Last year, Ren Harvieu was about to release her debut album when she sustained the back injury that threatened to leave her paralysed forever.
Today, as Ren, 21, supports her small delicate frame on a single crutch, hobbling up the pathway of an East London church venue, the after effects of the accident are still apparent.
Once settled inside in what passes for her dressing room, the little lady from Salford relates how some horseplay (not, at least on her part, alcohol fuelled) down by the River Thames took a disastrous turn. A pal leapt over a hedge, not realising Ren was crouched on the other side.
“I couldn’t really describe the pain,” she says. “I’d never even broken a bone before. There was a loud crack and... it was unbelievable. You kind of go in and out of consciousness. Then the ambulance arrived, I was given an injection and morphine became my best friend in the world.”
Her boyfriend, who accompanied her on the ambulance ride to the hospital, later told her she repeatedly sang the Sandy Denny/Fairport Convention classic Who Knows Where The Time Goes? on the journey. The two operations that followed each lasted 13 hours.
“But the weird thing was, they were convinced I was a drug addict,” says Ren, “because I wasn’t taking to any of the drugs. I don’t know why.
“When I came round from the operation I could remember everything, which is unusual. I’ve got some cool scars, though – shaped like a wishbone.”
After the operations, Ren was told that it was not just her mobility that could be affected, but the injury could have left her voice permanently damaged too.
“That complicated things,” she admits. “Then one day they wheeled me into this room on my own in a wheelchair. I started humming to myself and I could feel it was still there. If it was taken away I’d know because it’s such a part of me.
“My first trip out of the hospital was a day trip to do some recording. It was weird. No one knew what I was going to sound like. Then there was a big sigh of relief as it hadn’t affected my voice.”
After we speak, Ren takes the stage. She’s only performed in public 12 times, but the full range of her extraordinary vocal power leaves the audience stunned as the high-flown rapture of Forever In Blue sails high into the rafters.
Harvieu was 12 when she decided to make her singing debut in a school talent contest. A dreamy kid with two much older sisters – “kind of like having three mums” – and a folk singer father, she grew up besotted by music and movies, but had shown no previous inclination to perform. So her family were initially surprised by her decision.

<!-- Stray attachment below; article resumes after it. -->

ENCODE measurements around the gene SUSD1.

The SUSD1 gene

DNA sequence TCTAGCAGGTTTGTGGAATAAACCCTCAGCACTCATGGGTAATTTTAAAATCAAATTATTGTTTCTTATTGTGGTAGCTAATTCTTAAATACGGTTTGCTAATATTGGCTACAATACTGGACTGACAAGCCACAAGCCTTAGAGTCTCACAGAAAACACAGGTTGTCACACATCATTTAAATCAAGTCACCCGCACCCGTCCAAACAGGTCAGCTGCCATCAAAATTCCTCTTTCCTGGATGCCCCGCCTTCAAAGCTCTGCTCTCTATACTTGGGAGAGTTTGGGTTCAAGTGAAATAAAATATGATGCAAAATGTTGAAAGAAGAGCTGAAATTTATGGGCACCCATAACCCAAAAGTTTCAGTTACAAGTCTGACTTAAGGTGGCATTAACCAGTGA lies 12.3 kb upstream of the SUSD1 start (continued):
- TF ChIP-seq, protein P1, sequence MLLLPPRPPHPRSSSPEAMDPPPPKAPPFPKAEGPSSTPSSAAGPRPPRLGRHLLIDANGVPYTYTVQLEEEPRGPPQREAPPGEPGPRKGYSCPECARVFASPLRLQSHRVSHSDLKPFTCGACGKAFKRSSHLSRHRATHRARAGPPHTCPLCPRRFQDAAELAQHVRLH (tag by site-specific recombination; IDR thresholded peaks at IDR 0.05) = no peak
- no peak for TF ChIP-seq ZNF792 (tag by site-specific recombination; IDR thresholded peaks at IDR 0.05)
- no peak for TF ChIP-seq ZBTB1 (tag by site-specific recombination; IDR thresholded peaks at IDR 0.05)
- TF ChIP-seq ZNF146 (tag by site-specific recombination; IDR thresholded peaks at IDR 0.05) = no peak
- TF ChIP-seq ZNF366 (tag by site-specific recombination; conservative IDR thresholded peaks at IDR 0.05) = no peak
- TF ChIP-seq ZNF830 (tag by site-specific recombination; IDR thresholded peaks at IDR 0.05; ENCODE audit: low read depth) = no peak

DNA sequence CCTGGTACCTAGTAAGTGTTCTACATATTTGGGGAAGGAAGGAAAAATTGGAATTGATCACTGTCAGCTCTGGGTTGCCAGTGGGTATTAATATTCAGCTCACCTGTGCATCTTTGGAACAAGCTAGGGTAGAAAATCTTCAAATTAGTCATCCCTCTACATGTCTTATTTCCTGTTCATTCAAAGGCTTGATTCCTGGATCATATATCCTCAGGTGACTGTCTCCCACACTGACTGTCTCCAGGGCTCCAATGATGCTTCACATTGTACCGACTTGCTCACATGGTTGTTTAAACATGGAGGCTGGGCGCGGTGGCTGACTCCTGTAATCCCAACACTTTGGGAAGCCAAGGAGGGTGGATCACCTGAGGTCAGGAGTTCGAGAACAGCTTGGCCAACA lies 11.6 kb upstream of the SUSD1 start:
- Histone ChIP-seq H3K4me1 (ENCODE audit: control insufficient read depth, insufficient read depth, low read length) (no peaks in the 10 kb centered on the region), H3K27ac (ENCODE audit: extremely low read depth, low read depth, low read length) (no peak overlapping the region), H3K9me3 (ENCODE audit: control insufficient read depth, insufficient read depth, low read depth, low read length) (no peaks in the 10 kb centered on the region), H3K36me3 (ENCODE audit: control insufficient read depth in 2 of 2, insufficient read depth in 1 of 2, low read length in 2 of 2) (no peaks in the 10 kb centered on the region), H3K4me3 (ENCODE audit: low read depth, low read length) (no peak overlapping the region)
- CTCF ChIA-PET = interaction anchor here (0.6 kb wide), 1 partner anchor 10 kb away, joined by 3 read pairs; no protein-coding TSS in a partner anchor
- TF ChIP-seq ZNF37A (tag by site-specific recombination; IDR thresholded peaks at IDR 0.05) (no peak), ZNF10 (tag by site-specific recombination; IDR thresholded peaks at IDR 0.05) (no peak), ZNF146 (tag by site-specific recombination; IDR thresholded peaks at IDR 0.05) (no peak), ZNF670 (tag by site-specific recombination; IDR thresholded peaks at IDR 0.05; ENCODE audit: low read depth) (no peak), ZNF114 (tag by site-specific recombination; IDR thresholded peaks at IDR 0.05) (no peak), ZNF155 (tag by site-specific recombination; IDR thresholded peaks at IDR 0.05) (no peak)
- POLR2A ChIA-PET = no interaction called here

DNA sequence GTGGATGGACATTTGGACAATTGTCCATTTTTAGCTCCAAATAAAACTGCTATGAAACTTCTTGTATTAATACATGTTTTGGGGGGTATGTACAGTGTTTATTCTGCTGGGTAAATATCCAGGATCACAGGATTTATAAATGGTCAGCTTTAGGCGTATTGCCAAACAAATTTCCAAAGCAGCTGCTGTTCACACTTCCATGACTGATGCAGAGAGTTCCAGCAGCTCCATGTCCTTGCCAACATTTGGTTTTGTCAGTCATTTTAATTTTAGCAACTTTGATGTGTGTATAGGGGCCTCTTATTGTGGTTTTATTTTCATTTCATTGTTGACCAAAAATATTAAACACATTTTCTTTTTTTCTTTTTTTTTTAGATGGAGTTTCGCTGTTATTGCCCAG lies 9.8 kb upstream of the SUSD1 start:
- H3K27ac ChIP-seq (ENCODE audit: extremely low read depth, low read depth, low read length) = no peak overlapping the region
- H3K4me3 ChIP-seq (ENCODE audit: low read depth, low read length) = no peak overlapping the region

“I sang Alicia Keys’ This Woman’s Work, a big grown-up song. I don’t know what made me do it. Someone else won though... she played the piano.”
Ren was discovered by her manager after putting demos recorded at a friend’s studio up on her MySpace site. She had quickly found that the local talent contest scene didn’t excite her.
“It was horrendous,” she grimaces. “It was the Salford version of X Factor with teenage girls in ballgowns singing Whitney Houston.
“Everything else in life was like a struggle to me, but singing seemed like the most natural thing in the world.”
Ren’s reputation soon spread far and wide. She’s spent time in Las Vegas planning a future collaboration with rap icon Nas and, when she was recovering in hospital, one of the first calls that came through was from The Smiths legend Johnny Marr.
“I couldn’t believe it,” Ren laughs. “Someone came in and said Johnny Marr was on the phone. He said, ‘I love your music and would love to do something together at some point’. That cheered me up no end. It blew my head off.”
She’s already being touted as the sort of one-off talent destined to take the place of late label mate Amy Winehouse – a small girl with a big voice, capable of bringing her own unique spin to past influences.
“At one point I didn’t think I would get better,” she reflects. “I remember being completely doped up lying in hospital thinking the label will drop me, won’t they?
“But knowing the sort of future I could have I did a lot of visualisation – being onstage, singing. What else are you going to do in hospital except dream?
“If something like that happens to you it will always be with you. I see life in a completely different way now.
“You’re completely helpless – you can’t clean or feed yourself. It gives you a lot of perspective as a person.
“The doctor said, ‘I don’t think this girl will ever walk again’. He reckoned it was the worst injury he’d ever seen. But I pushed every day to get out of bed and do physio, and that’s why I can walk now.”
? Ren’s new single Through The Night is released on Monday.